- Special Sections
Columbia Cityâ€™s hot spot for cooling down faces challenges as it enters into the second half of its first century.
The Burnworth Memorial Pool turned 50 this year and is beginning to show its age like a person of the same number of years â€” with visible and not-so-visible signs of wear and tear from decades of activity and exposure to the elements.
Columbia City Park Director Mark Green said this week the once state-of-the-art swimming facility is becoming obsolete in addition to age-worn.
A committee had been studying options for the pool and recently Green and local resident Mauri Bordner have been spearheading the efforts.
For Green, the problem with the pool is complex and is aggravated by a recent loss in revenue.
â€śWe lost about $30,000 this year, and this was a good year for us,â€ť said Green, citing the unusually hot and dry summer for bringing out more patrons than normal.
â€śWe never know when things are going to break down and repairs are very costly and we actually have some safety issues with our pool,â€ť Green said. â€śThere is just a laundry list of things that need to be done.â€ť
The committee consulted earlier this year with an engineering firm that quoted approximately $35,000 just for a three-phase feasibility study.
â€śWeâ€™re not even close,â€ť said the park director of finding a solution to the pool issue. The obvious two main choices for keeping a community pool in Columbia City are for repairs to be made to the existing pool or to build a brand-new facility.
Renovating the existing pool would have the added costs of bringing the structures and grounds up to codes and standards that didnâ€™t exist when the pool was built.
Another fly in the ointment involves the option of building a brand-new pool.
â€śWe donâ€™t even own the land the pool is built on,â€ť Green said. â€śThe city leases the land from the school (the Whitley County Consolidated School Corporation) for a dollar a year.â€ť
Green said heâ€™s requested the school corporation donate the land to the city, but hasnâ€™t heard back on the request.
If the time line of the original pool project from concept to the first belly flop in the deep end is any indicator, it could be years before the pool is once again state-of-the-art.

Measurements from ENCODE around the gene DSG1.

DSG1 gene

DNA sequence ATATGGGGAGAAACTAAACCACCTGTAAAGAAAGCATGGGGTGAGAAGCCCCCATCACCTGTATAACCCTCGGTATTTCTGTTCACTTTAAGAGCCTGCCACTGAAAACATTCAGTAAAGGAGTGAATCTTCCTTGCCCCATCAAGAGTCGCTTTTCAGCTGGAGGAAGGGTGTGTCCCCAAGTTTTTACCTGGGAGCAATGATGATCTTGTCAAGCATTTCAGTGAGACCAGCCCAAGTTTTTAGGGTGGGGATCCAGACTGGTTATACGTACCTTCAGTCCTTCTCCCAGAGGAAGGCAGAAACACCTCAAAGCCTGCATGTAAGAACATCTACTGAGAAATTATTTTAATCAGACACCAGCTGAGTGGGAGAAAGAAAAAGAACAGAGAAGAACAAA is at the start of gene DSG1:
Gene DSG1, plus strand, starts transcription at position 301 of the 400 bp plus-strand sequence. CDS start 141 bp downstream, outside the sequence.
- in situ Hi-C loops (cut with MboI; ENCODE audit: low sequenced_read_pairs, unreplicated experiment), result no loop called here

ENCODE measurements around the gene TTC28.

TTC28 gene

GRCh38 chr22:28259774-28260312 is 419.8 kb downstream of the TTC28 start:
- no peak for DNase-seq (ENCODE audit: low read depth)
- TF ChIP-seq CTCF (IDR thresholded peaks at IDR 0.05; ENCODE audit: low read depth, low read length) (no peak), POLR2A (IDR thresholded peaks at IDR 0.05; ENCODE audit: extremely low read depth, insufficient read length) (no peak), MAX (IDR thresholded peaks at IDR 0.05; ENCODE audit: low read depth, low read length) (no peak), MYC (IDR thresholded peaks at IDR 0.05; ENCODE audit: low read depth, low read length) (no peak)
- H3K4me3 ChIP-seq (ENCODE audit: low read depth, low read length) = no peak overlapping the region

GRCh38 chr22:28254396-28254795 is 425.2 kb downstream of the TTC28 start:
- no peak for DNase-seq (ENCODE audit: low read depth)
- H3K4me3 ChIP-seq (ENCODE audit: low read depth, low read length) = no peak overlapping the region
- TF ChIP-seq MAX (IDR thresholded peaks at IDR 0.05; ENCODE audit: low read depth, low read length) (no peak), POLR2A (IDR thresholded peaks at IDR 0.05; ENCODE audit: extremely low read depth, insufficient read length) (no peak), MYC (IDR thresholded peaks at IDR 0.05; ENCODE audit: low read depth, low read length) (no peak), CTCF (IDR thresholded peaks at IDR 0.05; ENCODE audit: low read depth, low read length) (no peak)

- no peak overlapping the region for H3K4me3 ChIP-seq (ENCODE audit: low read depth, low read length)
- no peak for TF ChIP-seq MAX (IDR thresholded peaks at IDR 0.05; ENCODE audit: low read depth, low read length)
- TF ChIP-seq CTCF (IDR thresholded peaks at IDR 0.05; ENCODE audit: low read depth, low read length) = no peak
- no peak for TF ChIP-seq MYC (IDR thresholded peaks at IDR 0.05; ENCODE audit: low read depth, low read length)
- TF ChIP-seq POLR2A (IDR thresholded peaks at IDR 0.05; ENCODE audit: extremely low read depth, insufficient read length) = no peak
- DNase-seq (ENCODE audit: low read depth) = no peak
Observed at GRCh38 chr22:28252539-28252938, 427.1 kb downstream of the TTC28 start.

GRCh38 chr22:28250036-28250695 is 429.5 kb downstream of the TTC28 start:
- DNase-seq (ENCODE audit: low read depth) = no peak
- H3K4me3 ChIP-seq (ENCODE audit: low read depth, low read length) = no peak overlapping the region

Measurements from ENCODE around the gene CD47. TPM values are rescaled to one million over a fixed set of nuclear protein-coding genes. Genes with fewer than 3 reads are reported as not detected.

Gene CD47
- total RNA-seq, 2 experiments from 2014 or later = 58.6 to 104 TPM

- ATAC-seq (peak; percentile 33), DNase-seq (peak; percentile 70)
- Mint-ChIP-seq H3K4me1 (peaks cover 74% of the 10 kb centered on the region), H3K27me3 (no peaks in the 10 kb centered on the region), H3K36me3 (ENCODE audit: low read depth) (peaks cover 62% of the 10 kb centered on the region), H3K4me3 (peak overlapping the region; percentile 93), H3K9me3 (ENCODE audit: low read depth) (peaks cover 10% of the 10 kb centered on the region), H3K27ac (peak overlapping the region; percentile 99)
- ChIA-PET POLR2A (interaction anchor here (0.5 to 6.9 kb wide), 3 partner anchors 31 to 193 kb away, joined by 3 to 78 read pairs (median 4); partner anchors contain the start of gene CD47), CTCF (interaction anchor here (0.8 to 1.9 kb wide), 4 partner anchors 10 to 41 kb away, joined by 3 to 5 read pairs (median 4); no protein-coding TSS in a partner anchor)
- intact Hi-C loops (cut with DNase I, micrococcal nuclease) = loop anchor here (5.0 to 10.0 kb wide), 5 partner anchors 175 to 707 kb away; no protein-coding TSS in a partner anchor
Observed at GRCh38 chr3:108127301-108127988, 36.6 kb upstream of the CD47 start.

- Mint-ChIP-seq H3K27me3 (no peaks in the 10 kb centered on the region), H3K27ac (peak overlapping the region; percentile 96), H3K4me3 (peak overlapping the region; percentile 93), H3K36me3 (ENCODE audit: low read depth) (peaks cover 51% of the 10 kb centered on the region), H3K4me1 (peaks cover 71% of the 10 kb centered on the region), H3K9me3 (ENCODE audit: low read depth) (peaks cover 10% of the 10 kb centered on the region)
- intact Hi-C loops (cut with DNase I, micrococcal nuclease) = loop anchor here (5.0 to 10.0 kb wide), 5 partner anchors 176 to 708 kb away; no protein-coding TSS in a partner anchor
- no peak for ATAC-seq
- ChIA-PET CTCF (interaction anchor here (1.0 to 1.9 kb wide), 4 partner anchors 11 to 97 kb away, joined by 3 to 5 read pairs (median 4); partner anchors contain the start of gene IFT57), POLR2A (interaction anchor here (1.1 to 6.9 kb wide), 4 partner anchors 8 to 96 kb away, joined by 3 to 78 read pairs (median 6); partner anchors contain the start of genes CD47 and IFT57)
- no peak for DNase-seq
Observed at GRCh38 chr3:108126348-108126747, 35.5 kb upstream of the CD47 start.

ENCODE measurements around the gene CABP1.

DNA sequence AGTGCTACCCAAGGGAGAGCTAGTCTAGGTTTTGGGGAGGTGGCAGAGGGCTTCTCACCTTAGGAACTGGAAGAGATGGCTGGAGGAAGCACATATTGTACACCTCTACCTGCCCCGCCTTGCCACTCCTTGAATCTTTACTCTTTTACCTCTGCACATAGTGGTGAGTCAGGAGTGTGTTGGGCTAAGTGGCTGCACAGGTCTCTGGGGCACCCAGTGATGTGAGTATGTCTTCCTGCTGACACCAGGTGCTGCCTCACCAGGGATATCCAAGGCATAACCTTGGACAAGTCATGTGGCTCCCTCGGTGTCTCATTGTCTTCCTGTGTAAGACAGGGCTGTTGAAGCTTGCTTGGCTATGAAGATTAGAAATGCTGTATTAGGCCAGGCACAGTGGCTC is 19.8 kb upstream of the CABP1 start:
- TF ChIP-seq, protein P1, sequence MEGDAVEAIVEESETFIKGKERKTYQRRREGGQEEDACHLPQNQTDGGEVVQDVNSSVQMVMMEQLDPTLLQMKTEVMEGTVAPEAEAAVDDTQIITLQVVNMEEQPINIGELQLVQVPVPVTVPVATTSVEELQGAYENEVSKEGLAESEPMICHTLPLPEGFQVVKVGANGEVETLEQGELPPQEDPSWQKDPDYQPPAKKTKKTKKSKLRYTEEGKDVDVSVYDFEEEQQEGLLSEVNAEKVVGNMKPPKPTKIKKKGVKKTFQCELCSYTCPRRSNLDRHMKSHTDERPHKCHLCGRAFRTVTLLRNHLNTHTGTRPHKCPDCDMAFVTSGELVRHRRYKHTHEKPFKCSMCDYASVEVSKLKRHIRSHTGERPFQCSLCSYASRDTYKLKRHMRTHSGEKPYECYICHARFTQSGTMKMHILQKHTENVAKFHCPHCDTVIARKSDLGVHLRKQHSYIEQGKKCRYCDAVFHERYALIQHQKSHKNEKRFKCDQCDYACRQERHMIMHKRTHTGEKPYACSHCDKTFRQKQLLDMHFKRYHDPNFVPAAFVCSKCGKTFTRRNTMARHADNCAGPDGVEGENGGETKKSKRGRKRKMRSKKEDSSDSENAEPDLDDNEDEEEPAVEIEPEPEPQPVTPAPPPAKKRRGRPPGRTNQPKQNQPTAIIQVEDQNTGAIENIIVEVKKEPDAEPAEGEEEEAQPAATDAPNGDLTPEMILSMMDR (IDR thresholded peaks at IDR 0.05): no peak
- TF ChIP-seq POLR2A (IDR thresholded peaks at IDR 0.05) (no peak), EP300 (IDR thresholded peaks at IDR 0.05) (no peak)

Discussion began in the 1940s on the need for a community pool in Columbia City.
It wasnâ€™t until 1954 however, that a group was formed that would organize a grassroots campaign to make the facility a reality.
By the time the city was ready to go pool shopping, private contributions were going to be necessary for the facility to go from dream to reality.
More than half of the final price tag would come from an endowment by one of the cityâ€™s prominent citizens.
Job C. Burnworth died Dec. 8, 1957 and willed more than $41,000 to the pool project.
Burnworthâ€™s friend, former Indiana Gov. Ralph F. Gates was not only a witness to the benefactorâ€™s 1957 will that earmarked $41,506.59 to the project, but was also a speaker at the poolâ€™s July 31, 1960 dedication.
The original pool capacity when it was completed in 1960 was 162,075 gallons with a surface area of 4,455 square feet.
Low bid was made by Monticello, Ind.-based Exterior Contracting Co. for $76,800.
The facility was designed by National Pool Equipment Co., Florence, Ala.
Repairs and renovations costing more than $21,000 were made in 1979 when the pool neared its 20th year in existence and in 1982, repairs to the kiddie pool were made to repair cracks and improve the poolâ€™s drainage.
In 1990, a feasibility study was made for the poolâ€™s first â€śmajorâ€ť renovation. That spruce-up, which included rectifying problems with the liner, filtering system, gutters and pool walls, cost about $440,000.
â€śThese pools (built around the same time) all over the state are shutting down,â€ť Green said. â€śWeâ€™ve kept ours open, but if there were a major problem, we might have to shut it down.â€ť